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Re: errata and comments, chapters 2 and 4

From: Stan Devitt <jsdevitt@stratumtek.com>
Date: Wed, 18 Jun 2003 11:47:25 -0400
Message-ID: <3EF0898D.2020809@stratumtek.com>
To: Andreas Strotmann <Strotmann@rrz.uni-koeln.de>
CC: www-math@w3.org

Andreas Strotmann wrote:

> I admit, however, that the easy way out that I suggested (i.e. 
> deprecation) is perhaps a bit too radical for a second edition, 
> besides having the disadvantage of breaking old code and examples. An 
> alternative solution could take the form of specifying an algorithm 
> that is guaranteed to determine, from context, whether an interval 
> element is a qualifier or a constructor. This algorithm would probably 
> require some reasonable restrictions on the use of interval as a 
> qualifier; here is a sample restriction that would make such a 
> decision algorithm easy to specify:

Perhaps the problem is best captured by the example


With plus allowed to have a domainofapp, (as happens with a  uniform 
treatment of n-ary perators ... )
 this becomes ambiguous, and I can imagine wanting to add together 
intervals.  The author
could still disambiguate this by specifying a definitionURL for plus, - 
forcing their own
specific interpretation on  how the interval qualifier is handled, but 
perhaps something more is needed.

We'll get back to you on this.

> Is it possible to use both a "function" and a "real" type value 
> simultaneously to denote a real function?
>> > partialdiff:
>> > Why is the optional degree qualifier available for partialdiff but not
>> > diff? That seems inconsistent to me.
>> The diff operator is explicitly univariate and the degree can
>> always be inferred from the degree of the bound variable.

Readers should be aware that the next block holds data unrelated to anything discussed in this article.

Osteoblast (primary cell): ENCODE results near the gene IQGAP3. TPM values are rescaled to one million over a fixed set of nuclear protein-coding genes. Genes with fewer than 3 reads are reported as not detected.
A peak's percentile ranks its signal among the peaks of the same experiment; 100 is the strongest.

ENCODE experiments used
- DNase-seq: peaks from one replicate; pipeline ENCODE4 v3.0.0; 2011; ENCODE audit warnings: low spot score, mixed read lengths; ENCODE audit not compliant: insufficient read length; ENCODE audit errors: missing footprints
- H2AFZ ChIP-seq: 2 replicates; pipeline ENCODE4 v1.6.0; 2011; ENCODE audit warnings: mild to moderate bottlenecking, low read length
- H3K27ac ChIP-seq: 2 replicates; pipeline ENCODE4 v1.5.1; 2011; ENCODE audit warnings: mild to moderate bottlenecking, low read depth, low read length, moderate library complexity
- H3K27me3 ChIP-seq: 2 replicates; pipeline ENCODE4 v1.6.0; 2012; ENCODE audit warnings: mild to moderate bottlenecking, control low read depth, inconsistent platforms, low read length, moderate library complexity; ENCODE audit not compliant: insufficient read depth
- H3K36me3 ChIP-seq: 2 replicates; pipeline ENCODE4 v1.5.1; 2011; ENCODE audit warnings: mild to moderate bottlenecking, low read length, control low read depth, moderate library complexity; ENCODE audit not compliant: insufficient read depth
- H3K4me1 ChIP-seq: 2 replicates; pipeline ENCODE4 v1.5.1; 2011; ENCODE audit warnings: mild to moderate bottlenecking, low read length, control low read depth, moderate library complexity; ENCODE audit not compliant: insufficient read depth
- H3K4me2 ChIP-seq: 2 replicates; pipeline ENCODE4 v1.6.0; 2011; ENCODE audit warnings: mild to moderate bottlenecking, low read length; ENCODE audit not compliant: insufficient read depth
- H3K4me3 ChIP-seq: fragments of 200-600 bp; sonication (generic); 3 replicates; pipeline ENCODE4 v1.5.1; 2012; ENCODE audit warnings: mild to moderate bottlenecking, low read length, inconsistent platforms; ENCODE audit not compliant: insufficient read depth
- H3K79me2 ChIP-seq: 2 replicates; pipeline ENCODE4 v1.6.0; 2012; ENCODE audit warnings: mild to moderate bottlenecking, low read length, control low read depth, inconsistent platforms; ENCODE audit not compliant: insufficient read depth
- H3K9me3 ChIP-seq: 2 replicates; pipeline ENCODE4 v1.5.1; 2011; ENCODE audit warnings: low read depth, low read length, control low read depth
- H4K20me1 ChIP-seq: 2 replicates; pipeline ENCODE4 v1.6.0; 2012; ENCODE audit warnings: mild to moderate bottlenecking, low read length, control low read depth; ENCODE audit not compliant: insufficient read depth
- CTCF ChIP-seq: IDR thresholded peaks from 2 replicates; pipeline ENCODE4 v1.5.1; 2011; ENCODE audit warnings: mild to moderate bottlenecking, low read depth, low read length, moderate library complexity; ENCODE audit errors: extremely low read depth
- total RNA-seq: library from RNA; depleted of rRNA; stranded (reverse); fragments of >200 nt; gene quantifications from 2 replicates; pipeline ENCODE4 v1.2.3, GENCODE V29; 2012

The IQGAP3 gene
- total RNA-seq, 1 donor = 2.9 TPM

> Not for display it can't: d/dx  d/dy  d/dz f    is usually written   
> d^3 f/dx dy dz, so that you have exactly the same problem as for 
> partialdiff. 

No matter what we do,  when univariate an algorithm for deriving a 
presentation must currently unwrap three nested apps of diff while if it 
becomes multivariate this may introduce confusion with partialdiff.   
Well have to  reflect on this and get back to you.

>> The partialdiff's degree qualifier enables one to more
>> easily write the total degree  in    d^(m+n)/(dx^m dy^n)
>> or   d^3/(dx dy dz)  without requiring the implementation of
>> software to introduce the algebraic
>> arithmetic necessary to compute the total degree. 
> I take this answer to mean that this kind of change would not be 
> appropriate for a second edition. That's fine with me. 

Correct.  We are not planning to change this at this time.

>> > 4.2.5.
>> Fixed.
>> > mention that conditions can be used with arbitrary "heads" of their
>> > apply, just like bvars. 
> Here, I see only one 'fixed' but two suggestions. ?? 

This clarification has hit in several places, but I'll check and get 
back to you.
The basic notion has been incorporated.

>> > nargs:
>> > add a possible value to specify that the declared operator follows the
>> > model of quantifiers or sum/prod/int/max/min/... 'Binder' is used in
>> > OpenMath, 'quantifier' or 'generalized-quantifier' might be
>> > alternatives, too.
>> The type attribute could be used to specify this, or alternatively
>> a definitionURL, so we have left this as is. 
> So, did you add this kind of type attribute (along with the new one 
> for 'function' you mentioned earlier)? 

Both the type attribute and definitionURL's can have any string as a 
value so
the hooks are there, but specific attribute values with this meaning are 
not spelled
out.   To properly introduce this we would need to introduce some 
classes of
operators, and some notation to refer to them which was a fairly big change
so we elected to leave it as is.

(personal remark)  I suspect the best way to proceed on something like 
this is to
use the existing hooks to model it, and then when this stabalizes move it in
in some future revision.  

>> >
>> > mention that domainofapplication is a qualifier element. 
> ?? 

Received on Wednesday, 18 June 2003 11:45:14 UTC

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